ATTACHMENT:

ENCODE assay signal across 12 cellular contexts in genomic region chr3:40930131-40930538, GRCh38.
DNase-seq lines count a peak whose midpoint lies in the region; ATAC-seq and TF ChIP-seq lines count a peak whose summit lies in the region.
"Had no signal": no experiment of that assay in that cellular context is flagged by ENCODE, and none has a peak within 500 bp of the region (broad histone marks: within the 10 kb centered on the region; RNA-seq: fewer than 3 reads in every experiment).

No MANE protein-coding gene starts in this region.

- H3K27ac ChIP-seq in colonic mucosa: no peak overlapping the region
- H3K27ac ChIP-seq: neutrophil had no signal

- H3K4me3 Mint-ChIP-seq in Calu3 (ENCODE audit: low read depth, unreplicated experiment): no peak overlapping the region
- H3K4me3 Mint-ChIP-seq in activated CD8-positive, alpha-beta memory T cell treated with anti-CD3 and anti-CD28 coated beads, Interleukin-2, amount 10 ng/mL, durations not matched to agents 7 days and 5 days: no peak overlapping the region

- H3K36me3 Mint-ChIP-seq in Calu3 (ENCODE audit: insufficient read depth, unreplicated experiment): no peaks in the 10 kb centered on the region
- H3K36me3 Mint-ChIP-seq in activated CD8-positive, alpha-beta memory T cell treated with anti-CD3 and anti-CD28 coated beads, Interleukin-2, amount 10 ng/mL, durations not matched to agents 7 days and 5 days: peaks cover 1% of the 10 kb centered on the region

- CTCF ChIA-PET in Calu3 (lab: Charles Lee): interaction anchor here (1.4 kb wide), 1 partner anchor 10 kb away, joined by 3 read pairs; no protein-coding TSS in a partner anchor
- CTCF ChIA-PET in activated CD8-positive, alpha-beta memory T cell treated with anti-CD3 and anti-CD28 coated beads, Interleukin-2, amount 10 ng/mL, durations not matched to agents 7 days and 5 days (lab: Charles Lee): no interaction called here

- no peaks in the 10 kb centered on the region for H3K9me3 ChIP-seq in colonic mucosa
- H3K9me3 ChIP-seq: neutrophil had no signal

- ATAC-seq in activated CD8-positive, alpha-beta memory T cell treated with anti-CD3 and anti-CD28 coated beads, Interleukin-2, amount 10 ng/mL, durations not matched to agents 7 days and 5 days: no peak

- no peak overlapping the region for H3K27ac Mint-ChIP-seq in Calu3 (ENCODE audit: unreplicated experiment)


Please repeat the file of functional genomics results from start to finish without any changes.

ENCODE assay signal across 12 cellular contexts in genomic region chr3:40930131-40930538, GRCh38.
DNase-seq lines count a peak whose midpoint lies in the region; ATAC-seq and TF ChIP-seq lines count a peak whose summit lies in the region.
"Had no signal": no experiment of that assay in that cellular context is flagged by ENCODE, and none has a peak within 500 bp of the region (broad histone marks: within the 10 kb centered on the region; RNA-seq: fewer than 3 reads in every experiment).

No MANE protein-coding gene starts in this region.

- H3K27ac ChIP-seq in colonic mucosa: no peak overlapping the region
- H3K27ac ChIP-seq: neutrophil had no signal

- H3K4me3 Mint-ChIP-seq in Calu3 (ENCODE audit: low read depth, unreplicated experiment): no peak overlapping the region
- H3K4me3 Mint-ChIP-seq in activated CD8-positive, alpha-beta memory T cell treated with anti-CD3 and anti-CD28 coated beads, Interleukin-2, amount 10 ng/mL, durations not matched to agents 7 days and 5 days: no peak overlapping the region

- H3K36me3 Mint-ChIP-seq in Calu3 (ENCODE audit: insufficient read depth, unreplicated experiment): no peaks in the 10 kb centered on the region
- H3K36me3 Mint-ChIP-seq in activated CD8-positive, alpha-beta memory T cell treated with anti-CD3 and anti-CD28 coated beads, Interleukin-2, amount 10 ng/mL, durations not matched to agents 7 days and 5 days: peaks cover 1% of the 10 kb centered on the region

- CTCF ChIA-PET in Calu3 (lab: Charles Lee): interaction anchor here (1.4 kb wide), 1 partner anchor 10 kb away, joined by 3 read pairs; no protein-coding TSS in a partner anchor
- CTCF ChIA-PET in activated CD8-positive, alpha-beta memory T cell treated with anti-CD3 and anti-CD28 coated beads, Interleukin-2, amount 10 ng/mL, durations not matched to agents 7 days and 5 days (lab: Charles Lee): no interaction called here

- no peaks in the 10 kb centered on the region for H3K9me3 ChIP-seq in colonic mucosa
- H3K9me3 ChIP-seq: neutrophil had no signal

- ATAC-seq in activated CD8-positive, alpha-beta memory T cell treated with anti-CD3 and anti-CD28 coated beads, Interleukin-2, amount 10 ng/mL, durations not matched to agents 7 days and 5 days: no peak

- no peak overlapping the region for H3K27ac Mint-ChIP-seq in Calu3 (ENCODE audit: unreplicated experiment)